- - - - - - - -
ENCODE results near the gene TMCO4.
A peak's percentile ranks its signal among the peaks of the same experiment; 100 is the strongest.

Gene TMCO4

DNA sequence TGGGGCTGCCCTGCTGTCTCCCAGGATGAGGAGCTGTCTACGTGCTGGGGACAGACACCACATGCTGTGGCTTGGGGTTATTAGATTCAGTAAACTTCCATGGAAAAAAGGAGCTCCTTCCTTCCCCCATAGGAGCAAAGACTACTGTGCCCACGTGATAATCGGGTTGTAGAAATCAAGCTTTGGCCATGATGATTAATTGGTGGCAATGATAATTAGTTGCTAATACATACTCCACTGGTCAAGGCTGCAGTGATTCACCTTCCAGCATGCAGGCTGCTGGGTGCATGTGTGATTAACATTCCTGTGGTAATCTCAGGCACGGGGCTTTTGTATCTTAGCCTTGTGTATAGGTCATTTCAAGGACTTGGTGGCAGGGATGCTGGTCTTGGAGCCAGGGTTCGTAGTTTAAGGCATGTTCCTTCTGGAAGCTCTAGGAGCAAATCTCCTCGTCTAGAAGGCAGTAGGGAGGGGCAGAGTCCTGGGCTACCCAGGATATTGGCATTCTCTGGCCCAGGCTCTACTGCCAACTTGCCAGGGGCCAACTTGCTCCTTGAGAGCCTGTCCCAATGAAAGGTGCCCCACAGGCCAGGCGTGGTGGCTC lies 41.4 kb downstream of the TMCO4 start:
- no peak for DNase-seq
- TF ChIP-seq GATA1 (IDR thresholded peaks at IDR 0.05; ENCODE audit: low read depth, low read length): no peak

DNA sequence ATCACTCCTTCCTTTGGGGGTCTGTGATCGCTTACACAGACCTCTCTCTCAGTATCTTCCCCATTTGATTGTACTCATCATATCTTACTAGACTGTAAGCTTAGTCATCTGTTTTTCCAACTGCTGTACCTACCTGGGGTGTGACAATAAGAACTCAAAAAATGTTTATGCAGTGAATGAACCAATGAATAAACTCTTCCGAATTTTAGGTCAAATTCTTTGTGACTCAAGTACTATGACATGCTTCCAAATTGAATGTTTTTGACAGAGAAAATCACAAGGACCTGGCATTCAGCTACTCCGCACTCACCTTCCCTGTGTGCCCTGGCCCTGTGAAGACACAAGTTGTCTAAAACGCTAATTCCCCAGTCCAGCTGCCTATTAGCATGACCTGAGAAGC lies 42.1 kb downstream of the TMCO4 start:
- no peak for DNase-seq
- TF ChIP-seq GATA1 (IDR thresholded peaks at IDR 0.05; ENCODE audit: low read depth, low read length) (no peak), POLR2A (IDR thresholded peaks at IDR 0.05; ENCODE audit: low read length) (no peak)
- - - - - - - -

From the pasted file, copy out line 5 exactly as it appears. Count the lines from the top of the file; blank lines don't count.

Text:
- no peak for DNase-seq